Is Lasith Malinga hero or pariah? Where does Sri Lanka stand on that as a nation? Because through the course of the World Cup it has become clear that in opposition dressing rooms, in foreign stadiums, cafes, and bars, there is rarely much dispute: he is admired - even celebrated. Now, as Sri Lanka move into a more intense phase of their campaign, which increasingly appears as if it will be defined by Malinga's own form, it is a question worth pondering again.
He is an odd figure to be conflicted about. Rural folk are supposed to be simple, frill-free, straightforward. Yet of all Sri Lanka's current cricketers, it is the man from the village of Rathgama - no more than a blip en route to Galle - that prompts most back-and-forth over arrack and bites.
Sanath Jayasuriya, Sri Lanka's original southern superstar, was not so hard to parse. He is now a selector, politician, businessman, tourism ambassador and still his story is not as convoluted. Jayasuriya's motivations and his alliances are plain to see. Malinga's moods are as temperamental as the ocean that surrounds his home town. His ambitions as unquantifiable as grains of sand on the beach that bred his talent.
Is he, for example, a braggart or a recluse? Just before the beginning of the World Cup, Malinga issued as high-flying a self-appraisal as any Sri Lanka player in recent years. When asked whether the expectation that he would turn Sri Lanka's misfiring attack around was a lot to handle, he replied with: "I always play with pressure, so I don't know what pressure is." In the tournament opener a few days later, he would be carted for 84 for 0 from his 10 overs. Even after the World T20 last year, while teammates spoke of collective belief and cooperative determination, Malinga was sure to underline his own role in the triumph on a local television show.
Yet, he appears the most jaded by the public spotlight of Sri Lanka's present lot. He is the least likely to oblige fans with an autograph or photo. He has also lashed out at media for crowding him - once somewhat understandably during one of the players' annual contracts standoffs with the board. On other occasions, Malinga has been in caustic on-air arguments with radio and television journalists who posed questions he didn't like.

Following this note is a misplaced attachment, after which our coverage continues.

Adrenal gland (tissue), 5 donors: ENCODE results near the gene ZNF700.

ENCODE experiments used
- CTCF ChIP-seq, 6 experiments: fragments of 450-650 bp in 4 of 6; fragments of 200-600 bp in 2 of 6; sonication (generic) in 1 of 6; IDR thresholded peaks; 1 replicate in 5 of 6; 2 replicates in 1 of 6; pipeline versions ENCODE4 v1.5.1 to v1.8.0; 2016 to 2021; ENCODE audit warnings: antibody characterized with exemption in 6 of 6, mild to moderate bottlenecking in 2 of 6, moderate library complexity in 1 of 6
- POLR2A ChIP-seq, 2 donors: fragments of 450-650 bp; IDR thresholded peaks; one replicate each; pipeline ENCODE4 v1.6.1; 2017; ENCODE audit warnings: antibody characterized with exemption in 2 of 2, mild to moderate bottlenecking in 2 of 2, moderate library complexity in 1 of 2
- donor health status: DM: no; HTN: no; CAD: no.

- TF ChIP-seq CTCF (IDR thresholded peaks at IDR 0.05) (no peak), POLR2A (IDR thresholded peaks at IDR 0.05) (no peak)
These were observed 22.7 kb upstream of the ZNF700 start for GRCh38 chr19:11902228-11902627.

In recent weeks, as he has arrived at the World Cup in his least fit avatar yet, fans have reignited a Malinga debate that is a classic of the genre: "Does he care about playing for Sri Lanka still? Or is he preoccupied with the Indian Leagues that feed his ego and fund his lifestyle?" Malinga has never been the best fielder, but now, as he dives over balls in slow motion even when his captain hides him away at short fine leg, he appears a downright liability.
Malinga's defenders, who are many, excuse the extra kilograms by drawing attention to his injury struggles over the past six months. In a fragile career, Malinga's recent layoff thanks to a deteriorating ankle complaint has been among the most traumatic.
His detractors though, don't buy it. There are swimming pools and gyms to perform low-impact exercises in, they say. And diets through which to cut back and lean down. It hasn't escaped public notice that Malinga himself had made a minor gamble with his World Cup fitness. He was told early in September that his ankle needed surgery, and that he would need 16 weeks to recover. But instead of scheduling the surgery straight away, Malinga traveled to India to play in the Champions League for Mumbai Indians.
And herein is a central tenet of the Malinga story. Sri Lanka fans, by and large, dislike the IPL where Malinga is such a force. Glamour doesn't go down so well on the island, nor does the absence of their top players for eight weeks in the middle of the year. Malinga himself must be aware of this tension. Week after week every April, the Wankhede crowd chants his name with an adulation the Premadasa has rarely mustered for him.
But if Malinga has erred in his preparation, the World Cup appears to have captured his imagination now. Sri Lanka chose not to train before the England match in Wellington thanks largely to their hectic recent schedule, but in the week prior to the Melbourne match, Malinga had been unusually intense at training, staying longer than any other bowler to practice his yorkers. Captain Angelo Mathews had testified to the fire that still burns within his ace bowler. "He is the one working the hardest in the nets," Mathews had said. "He is bowling for hours so he can get his rhythm back."
This World Cup is a special one for the team. It is their final opportunity to make Kumar Sangakkara and Mahela Jayawardene World Cup winners, when those two had done so much to take Sri Lanka close twice before. But at 31, with a body that is falling apart, and a wonderful but taxing action, it could be Malinga's final jaunt at the tournament as well. He has six wickets in the past two matches now. Perhaps in the next few weeks he will have balls bearing down on toes and he will rattle chases like he used to, and maybe he will be admired as much in his island, as he is across its waters.
Andrew Fidel Fernando is ESPNcricinfo's Sri Lanka correspondent. @andrewffernando